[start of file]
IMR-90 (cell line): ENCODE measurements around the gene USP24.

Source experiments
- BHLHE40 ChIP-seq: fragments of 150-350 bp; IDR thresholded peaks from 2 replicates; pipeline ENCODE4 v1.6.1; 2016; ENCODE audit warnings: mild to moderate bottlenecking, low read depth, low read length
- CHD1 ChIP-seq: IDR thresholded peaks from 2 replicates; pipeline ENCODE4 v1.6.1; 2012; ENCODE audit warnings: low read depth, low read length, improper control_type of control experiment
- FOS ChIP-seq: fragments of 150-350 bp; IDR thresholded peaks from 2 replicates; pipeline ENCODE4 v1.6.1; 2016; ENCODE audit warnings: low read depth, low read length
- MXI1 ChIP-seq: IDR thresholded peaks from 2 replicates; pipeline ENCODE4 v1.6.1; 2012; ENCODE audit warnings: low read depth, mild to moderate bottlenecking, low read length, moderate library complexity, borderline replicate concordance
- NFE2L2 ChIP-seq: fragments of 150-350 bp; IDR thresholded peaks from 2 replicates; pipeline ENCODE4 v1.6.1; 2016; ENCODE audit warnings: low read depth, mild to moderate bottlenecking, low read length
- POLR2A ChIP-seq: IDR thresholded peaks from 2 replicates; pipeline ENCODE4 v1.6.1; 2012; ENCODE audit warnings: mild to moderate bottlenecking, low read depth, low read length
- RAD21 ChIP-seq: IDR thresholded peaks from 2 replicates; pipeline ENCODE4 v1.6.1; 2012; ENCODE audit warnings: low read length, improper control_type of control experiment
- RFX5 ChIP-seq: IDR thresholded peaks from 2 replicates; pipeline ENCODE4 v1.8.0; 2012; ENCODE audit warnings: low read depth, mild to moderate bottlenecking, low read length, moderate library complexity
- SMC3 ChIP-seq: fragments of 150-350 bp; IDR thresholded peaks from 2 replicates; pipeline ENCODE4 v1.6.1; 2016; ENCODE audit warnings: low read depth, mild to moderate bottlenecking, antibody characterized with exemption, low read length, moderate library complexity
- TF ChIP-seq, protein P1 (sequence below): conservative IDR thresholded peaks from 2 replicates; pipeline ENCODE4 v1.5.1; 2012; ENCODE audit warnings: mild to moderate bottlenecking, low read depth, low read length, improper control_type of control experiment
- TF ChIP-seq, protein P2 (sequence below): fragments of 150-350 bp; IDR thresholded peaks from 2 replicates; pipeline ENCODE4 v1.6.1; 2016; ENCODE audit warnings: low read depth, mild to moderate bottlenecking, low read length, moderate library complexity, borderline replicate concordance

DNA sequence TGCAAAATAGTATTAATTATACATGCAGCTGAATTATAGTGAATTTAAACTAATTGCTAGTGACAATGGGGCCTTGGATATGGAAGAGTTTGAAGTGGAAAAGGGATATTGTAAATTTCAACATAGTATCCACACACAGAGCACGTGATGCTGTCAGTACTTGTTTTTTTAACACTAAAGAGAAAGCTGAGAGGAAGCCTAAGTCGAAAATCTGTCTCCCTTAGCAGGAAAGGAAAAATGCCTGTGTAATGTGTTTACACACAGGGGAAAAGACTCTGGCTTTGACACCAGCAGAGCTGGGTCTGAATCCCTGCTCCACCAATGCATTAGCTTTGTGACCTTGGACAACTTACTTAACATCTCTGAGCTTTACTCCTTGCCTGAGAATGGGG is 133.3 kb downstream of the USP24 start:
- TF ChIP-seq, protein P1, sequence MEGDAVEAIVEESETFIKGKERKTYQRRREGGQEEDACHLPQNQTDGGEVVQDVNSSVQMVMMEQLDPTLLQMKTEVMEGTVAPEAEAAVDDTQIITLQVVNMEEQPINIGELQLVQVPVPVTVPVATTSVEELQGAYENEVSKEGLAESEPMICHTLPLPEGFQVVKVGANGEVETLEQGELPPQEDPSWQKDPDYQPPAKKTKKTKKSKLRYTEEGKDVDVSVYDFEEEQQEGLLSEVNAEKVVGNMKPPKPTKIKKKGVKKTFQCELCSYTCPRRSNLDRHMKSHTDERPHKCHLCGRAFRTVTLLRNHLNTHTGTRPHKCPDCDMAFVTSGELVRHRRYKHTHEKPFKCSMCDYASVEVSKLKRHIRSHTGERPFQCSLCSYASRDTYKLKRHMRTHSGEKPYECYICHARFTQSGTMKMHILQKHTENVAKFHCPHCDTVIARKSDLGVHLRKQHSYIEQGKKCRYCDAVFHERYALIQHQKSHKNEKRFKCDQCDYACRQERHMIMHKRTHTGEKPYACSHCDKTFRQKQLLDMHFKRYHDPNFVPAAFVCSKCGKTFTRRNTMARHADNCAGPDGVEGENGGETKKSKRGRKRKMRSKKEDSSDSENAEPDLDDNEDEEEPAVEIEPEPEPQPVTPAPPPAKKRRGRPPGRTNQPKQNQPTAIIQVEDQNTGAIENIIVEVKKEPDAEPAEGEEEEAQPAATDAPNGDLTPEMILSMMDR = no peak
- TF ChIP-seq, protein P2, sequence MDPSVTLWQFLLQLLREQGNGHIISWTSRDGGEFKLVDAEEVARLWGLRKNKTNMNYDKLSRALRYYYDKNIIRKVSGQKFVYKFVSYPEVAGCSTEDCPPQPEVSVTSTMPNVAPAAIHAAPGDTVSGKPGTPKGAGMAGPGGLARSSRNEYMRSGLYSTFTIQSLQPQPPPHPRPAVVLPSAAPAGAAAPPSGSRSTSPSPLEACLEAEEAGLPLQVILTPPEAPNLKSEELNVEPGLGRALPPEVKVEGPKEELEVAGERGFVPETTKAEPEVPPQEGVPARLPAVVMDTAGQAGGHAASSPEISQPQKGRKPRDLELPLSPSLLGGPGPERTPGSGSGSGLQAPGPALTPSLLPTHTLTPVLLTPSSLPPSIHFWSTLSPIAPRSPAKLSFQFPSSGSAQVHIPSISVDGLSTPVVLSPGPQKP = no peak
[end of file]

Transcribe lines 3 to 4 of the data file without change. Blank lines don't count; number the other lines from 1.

- BHLHE40 ChIP-seq: fragments of 150-350 bp; IDR thresholded peaks from 2 replicates; pipeline ENCODE4 v1.6.1; 2016; ENCODE audit warnings: mild to moderate bottlenecking, low read depth, low read length
- CHD1 ChIP-seq: IDR thresholded peaks from 2 replicates; pipeline ENCODE4 v1.6.1; 2012; ENCODE audit warnings: low read depth, low read length, improper control_type of control experiment